A safe and supportive working environment – The Employer will designate and maintain a safe workplace and ensure safe operating procedures on its premises as well as in situations where student employees carry out Employer duties outside of the workplace. The Employer is also expected to uphold workplace fairness standards as codified in federal and state law and maintain an environment that is free from harassment and other forms of discrimination as stipulated by the U.S. Equal Employment Opportunity Commission (EEOC).
Appropriate orientation and clear definition of tasks – The Employer will provide an overview of the organization’s work and explain the areas in which the student is required to contribute. They will provide appropriate training so that the student understands the tasks to be performed. They will also communicate expected levels of performance so that the student knows how their progress will be assessed. The College requests a written job description from Employers before the beginning of the Co-op term. It also asks students to complete with the Employer a written Expectations of Employment and Learning Objectives form in order to facilitate discussion on the educational aspects of the experience.
Adequate supervision – The Employer will assume responsibility for supervising the student during work hours for the duration of the cooperative work term as they would for any other employee. They will identify an immediate workplace supervisor who will provide direction, assist the student with work-related problems and be accessible for questions.
Performance evaluation – The Employer will provide feedback to the student at appropriate intervals throughout the employment term. They will also complete a written performance evaluation at the end of the experience.
Clear communication – The Employer will contact the Cooperative Education Program with any questions or to voice concerns. It also agrees to allow the scheduling of an on-site visit by a faculty advisor.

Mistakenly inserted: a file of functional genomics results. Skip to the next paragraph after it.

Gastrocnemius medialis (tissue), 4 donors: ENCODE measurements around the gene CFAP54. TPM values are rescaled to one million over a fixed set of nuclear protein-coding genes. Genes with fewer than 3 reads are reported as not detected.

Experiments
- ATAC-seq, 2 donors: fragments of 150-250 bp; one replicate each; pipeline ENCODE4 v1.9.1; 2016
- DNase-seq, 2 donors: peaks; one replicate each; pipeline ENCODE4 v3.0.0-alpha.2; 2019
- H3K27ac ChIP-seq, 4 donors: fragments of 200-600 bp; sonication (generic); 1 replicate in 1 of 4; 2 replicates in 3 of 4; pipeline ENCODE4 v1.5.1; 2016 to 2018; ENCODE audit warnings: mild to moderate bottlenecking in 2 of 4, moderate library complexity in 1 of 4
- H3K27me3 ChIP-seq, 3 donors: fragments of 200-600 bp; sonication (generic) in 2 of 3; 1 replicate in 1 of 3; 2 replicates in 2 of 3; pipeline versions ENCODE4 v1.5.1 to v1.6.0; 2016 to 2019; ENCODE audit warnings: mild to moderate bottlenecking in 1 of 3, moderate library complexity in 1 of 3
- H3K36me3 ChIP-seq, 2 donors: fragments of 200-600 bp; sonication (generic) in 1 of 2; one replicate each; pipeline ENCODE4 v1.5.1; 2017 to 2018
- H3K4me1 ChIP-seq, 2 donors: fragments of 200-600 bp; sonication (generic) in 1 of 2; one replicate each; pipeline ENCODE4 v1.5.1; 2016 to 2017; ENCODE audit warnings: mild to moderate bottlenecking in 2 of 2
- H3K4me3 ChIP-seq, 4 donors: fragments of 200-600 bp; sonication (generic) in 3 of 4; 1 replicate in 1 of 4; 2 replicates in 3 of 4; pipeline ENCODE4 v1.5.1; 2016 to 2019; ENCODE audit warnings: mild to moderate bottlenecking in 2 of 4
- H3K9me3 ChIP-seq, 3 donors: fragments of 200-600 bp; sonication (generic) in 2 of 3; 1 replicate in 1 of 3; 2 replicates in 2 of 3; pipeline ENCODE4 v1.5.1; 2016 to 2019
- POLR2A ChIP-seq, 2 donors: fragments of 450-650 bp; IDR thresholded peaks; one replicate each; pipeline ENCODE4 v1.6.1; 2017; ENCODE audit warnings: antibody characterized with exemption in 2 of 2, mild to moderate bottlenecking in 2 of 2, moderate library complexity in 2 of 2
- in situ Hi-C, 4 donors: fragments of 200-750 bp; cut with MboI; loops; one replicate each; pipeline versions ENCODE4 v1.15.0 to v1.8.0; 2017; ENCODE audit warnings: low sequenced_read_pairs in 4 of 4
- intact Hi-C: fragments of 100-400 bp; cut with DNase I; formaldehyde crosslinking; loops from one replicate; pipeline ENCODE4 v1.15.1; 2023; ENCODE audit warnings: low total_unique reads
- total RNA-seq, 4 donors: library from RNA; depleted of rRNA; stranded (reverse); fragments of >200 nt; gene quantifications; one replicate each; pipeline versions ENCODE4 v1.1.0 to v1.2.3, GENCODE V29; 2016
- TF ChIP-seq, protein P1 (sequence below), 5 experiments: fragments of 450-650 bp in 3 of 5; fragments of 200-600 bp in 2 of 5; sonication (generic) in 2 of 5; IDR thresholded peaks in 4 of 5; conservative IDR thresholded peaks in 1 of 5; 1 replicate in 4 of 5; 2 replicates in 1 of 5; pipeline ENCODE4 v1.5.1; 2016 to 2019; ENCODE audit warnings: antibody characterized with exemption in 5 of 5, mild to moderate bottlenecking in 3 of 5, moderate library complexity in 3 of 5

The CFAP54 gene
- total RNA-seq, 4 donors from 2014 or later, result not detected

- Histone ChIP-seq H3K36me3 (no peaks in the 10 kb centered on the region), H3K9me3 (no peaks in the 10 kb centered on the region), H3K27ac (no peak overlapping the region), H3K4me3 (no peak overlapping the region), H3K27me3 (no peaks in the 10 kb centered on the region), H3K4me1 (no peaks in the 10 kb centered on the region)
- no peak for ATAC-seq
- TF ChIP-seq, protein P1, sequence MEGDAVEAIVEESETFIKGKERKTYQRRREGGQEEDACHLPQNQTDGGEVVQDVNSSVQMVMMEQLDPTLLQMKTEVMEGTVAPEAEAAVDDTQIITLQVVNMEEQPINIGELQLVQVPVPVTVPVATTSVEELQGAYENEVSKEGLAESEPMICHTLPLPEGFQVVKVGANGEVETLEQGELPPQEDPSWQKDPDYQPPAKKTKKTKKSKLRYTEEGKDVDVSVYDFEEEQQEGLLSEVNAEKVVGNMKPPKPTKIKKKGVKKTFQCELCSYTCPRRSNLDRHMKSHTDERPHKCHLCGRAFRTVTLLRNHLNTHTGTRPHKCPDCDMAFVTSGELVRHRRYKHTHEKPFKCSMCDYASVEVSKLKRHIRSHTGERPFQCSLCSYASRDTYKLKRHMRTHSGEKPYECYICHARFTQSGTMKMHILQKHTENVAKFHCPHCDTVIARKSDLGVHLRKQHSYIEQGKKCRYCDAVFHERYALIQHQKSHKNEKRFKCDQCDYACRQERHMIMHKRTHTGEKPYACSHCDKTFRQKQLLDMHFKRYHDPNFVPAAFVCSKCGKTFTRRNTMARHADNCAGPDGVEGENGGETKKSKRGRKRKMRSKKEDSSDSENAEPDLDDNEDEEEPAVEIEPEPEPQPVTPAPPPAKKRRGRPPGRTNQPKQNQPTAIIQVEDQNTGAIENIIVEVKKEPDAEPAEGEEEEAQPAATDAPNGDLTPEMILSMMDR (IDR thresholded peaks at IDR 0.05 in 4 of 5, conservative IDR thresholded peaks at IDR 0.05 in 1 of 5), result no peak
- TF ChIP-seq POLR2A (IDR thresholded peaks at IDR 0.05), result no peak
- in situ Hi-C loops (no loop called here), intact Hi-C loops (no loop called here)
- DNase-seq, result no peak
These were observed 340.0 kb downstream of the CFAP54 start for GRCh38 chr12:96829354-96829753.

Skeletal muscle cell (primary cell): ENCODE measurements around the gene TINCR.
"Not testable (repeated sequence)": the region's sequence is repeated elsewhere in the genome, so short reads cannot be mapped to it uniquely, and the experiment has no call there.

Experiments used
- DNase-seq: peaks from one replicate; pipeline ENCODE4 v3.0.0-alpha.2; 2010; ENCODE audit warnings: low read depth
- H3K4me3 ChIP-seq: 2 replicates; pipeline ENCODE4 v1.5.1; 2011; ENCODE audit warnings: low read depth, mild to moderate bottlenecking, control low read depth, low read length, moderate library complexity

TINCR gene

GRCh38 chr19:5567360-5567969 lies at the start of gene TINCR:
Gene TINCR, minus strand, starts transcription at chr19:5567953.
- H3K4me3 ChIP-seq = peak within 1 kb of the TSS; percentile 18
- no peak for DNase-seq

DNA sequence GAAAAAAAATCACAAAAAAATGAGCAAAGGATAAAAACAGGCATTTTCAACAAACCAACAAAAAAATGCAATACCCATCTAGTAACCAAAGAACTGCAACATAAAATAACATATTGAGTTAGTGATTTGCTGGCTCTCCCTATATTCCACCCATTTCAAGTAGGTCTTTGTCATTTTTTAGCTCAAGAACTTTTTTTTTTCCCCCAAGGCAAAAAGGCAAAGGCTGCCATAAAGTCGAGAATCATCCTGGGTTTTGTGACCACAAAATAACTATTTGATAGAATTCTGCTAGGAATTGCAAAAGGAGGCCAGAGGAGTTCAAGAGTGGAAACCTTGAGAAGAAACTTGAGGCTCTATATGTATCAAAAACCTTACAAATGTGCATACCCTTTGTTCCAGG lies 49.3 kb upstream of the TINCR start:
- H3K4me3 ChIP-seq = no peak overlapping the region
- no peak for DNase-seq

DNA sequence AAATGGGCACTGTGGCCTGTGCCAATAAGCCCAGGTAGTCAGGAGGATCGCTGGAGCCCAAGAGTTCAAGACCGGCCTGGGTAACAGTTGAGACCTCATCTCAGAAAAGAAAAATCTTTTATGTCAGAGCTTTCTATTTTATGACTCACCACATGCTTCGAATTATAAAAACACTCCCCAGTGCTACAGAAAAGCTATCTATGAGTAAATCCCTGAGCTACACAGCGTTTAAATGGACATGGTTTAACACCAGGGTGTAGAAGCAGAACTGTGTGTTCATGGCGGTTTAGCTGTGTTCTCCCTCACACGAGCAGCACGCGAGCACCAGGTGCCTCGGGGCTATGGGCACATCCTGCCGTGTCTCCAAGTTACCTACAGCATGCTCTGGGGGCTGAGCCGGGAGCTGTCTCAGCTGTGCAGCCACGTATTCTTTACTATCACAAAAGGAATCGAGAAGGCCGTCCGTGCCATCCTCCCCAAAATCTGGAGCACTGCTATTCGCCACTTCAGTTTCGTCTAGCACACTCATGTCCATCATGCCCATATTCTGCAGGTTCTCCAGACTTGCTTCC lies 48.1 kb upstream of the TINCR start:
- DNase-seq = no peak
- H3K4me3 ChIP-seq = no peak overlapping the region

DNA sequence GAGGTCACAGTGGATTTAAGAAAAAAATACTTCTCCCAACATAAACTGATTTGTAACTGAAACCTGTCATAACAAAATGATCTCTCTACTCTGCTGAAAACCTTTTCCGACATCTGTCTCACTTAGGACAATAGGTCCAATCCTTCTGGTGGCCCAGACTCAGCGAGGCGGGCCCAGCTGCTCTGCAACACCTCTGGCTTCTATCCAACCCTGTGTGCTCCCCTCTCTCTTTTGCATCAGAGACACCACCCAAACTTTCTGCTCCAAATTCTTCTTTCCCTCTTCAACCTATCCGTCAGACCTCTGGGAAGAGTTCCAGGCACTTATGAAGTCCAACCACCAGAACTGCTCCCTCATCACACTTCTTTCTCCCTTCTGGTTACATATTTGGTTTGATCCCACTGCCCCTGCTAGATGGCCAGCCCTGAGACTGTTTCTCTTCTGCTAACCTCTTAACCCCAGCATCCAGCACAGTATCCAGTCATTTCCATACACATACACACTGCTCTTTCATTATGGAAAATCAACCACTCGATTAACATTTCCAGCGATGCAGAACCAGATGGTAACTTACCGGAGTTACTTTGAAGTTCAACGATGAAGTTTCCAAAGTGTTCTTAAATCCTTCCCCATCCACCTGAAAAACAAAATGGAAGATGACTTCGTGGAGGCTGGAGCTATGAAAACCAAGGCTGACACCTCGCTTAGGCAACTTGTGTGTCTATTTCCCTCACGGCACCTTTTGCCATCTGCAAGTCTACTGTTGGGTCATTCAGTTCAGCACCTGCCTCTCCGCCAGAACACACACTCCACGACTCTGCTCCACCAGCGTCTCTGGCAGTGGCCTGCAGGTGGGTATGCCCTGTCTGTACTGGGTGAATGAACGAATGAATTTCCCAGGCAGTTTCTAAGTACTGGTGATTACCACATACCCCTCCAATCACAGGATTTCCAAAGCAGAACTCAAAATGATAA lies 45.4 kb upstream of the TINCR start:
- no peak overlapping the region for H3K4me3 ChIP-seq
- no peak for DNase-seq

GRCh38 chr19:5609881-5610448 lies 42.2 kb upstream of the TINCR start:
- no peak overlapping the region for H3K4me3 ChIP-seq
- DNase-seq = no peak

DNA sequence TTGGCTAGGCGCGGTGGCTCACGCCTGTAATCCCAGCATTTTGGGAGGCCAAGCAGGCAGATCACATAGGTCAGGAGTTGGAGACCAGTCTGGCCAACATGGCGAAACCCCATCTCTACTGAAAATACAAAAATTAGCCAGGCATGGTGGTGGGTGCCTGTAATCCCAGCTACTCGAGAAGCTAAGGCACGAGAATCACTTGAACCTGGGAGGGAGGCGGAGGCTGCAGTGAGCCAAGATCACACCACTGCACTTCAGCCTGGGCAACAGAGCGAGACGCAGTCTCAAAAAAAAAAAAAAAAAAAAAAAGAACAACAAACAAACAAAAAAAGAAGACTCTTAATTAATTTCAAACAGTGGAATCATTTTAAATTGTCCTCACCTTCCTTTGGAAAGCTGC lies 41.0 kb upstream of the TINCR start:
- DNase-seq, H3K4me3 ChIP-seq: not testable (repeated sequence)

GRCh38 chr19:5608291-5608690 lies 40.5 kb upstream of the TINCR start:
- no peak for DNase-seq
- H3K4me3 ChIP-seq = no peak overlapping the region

Notes: Compensation for student work, if applicable, is expected to be paid in a timely manner at the agreed upon rate and in accordance with state and federal laws. Students can be required to sign confidentiality agreements as necessary.
WHAT IS THE HIRING PROCESS?
Prospective employers will be asked to complete a job description form so as to advertise their position with students as accurately as possible. The College will then recruit, screen, and help students submit their resume and cover letter to the employer in order to formally apply for a position. Once a candidate has been introduced and recommended, the employer is advised to contact the student directly in order to gauge their responsiveness and communication skills. They should then interview the candidate to determine whether they are a good match. The College does not set compensation standards, but students should be able to support themselves on wages earned during co-op quarters. Wages starting between $9 to $12 an hour is recommended. Alternately, providing room and board as well as a modest stipend is acceptable. Students already possess health insurance as full-time students. Please contact the College immediately upon hiring a student in order to ensure proper documentation is in order. For more information, check out the Cooperative Education Program: Guide for Employers by clicking the link below the Guide image below.
HOW TO BECOME AN EMPLOYER?
Making a position available for a co-op student or convincing a colleague to do so is a great way to become involved in our academic community and contribute to a current student’s education. Employers are encouraged to share knowledge of their field, while taking advantage of a program that will help them hire right-fit employees.